“They are experiencing another ‘tough march,'” Yang said, referring to the state’s euphemism for the devastating famine in the 1990s that killed hundreds of thousands.

Kim previously rejected millions of doses of vaccines offered by the United Nations-backed COVAX distribution program. After the North admitted to the outbreak, South Koreans and China offered to send vaccines, medicine and other medical supplies to North Korea. The United States said it supports international aid efforts, although it has no current plans to share its vaccine supplies with the North.

Receiving outside help will put the North, who despite its poverty, is always extremely proud, in a difficult position. Kim had repeatedly described his country as “impervious” to the pandemic during the past two years. On Saturday, however, he said his country was facing “a major upheaval” and officials should study how China, his country’s only major ally, and other countries have handled the pandemic.

Nam, the professor, said Kim would eventually like to receive Chinese aid shipments, but not from South Korea, the United States or COVAX.

“What North Korea calls a US imperialist and aided by South Korea in containing the ‘Great Upheaval’ will not be tolerated because it is against the dignity of its supreme leader,” he said.

And North Korea will only accept Chinese aid if it is done in an informal, unpublished manner, because it is “a matter of national pride,” said Seo Yu-seok, an analyst at the Seoul-based Institute for North Korean Studies. He said China is likely to agree as it sees the aid shipment as a way to strengthen ties with a partner as it faces the West.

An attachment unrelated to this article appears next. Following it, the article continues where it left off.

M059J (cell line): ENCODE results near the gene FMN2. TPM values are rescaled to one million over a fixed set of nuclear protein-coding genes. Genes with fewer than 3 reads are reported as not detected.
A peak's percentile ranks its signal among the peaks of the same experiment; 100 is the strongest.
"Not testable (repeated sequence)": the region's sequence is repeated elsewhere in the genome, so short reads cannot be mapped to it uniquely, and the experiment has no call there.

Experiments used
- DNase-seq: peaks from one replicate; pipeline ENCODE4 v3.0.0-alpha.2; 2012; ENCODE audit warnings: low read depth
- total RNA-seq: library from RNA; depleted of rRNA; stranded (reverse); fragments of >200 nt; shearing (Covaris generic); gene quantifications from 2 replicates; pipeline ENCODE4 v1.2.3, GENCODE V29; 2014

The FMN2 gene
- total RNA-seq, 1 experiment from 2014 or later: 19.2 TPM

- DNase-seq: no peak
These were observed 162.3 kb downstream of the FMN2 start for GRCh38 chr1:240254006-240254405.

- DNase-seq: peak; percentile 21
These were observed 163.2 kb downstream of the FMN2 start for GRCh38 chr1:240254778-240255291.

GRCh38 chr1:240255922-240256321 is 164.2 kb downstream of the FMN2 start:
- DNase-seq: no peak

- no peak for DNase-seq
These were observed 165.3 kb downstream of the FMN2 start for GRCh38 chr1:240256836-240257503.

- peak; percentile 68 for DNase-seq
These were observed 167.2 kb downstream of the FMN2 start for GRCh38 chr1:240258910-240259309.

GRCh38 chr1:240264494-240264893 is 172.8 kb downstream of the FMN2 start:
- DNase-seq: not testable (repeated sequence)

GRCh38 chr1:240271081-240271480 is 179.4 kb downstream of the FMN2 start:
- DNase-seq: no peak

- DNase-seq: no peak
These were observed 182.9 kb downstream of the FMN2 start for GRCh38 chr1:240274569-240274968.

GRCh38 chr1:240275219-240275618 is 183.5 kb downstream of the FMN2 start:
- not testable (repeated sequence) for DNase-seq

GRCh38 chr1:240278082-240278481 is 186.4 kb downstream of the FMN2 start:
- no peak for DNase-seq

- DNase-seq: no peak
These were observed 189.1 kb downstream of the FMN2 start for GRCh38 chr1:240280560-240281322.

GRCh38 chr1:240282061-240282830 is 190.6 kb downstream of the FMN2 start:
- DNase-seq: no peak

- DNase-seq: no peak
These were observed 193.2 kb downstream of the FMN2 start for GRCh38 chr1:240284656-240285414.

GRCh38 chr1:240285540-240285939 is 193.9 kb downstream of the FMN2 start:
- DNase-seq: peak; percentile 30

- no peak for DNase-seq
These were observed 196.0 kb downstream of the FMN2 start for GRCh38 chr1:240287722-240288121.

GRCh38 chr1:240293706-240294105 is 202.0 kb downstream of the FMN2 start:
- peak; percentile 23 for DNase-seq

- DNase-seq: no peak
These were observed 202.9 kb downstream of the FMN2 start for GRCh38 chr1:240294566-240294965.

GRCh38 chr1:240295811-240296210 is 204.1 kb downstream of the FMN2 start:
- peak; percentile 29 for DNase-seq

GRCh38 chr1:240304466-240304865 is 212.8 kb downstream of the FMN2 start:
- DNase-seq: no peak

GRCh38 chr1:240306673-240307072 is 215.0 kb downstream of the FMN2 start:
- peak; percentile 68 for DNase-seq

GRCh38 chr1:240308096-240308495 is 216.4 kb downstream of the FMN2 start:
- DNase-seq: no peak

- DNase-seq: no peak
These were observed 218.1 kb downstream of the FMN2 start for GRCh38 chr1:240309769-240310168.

But Cho Han Bum, an analyst at Seoul’s Korea Institute for National Unification, said North Korea may be looking to South Korea for support as it questions the effectiveness of Chinese vaccines. He said South Korean shipments to the Korean land border would also intensify.

Experts are divided on what support North Korea needs most. Some called for sending 60 million to 70 million vaccine doses to their people to be vaccinated multiple times. Others say it is too late to send such a large quantity, and that North Korea is in need of more fever reducers, test kits, masks and other daily necessities.

Because stopping a virus from spreading through the country’s illiterate population is already unrealistic, it should aim to provide a limited supply of vaccines to reduce deaths in high-risk groups, including the elderly and people with existing medical conditions, Jung J- Hun, a professor of preventive medicine at Gachon University in South Korea.

“Combating COVID-19 requires broad national capacity, including the ability to test, treat and vaccinate people with vaccines,” Jung said. “The problem cannot be solved if the outside world helps with only one or two of those elements.”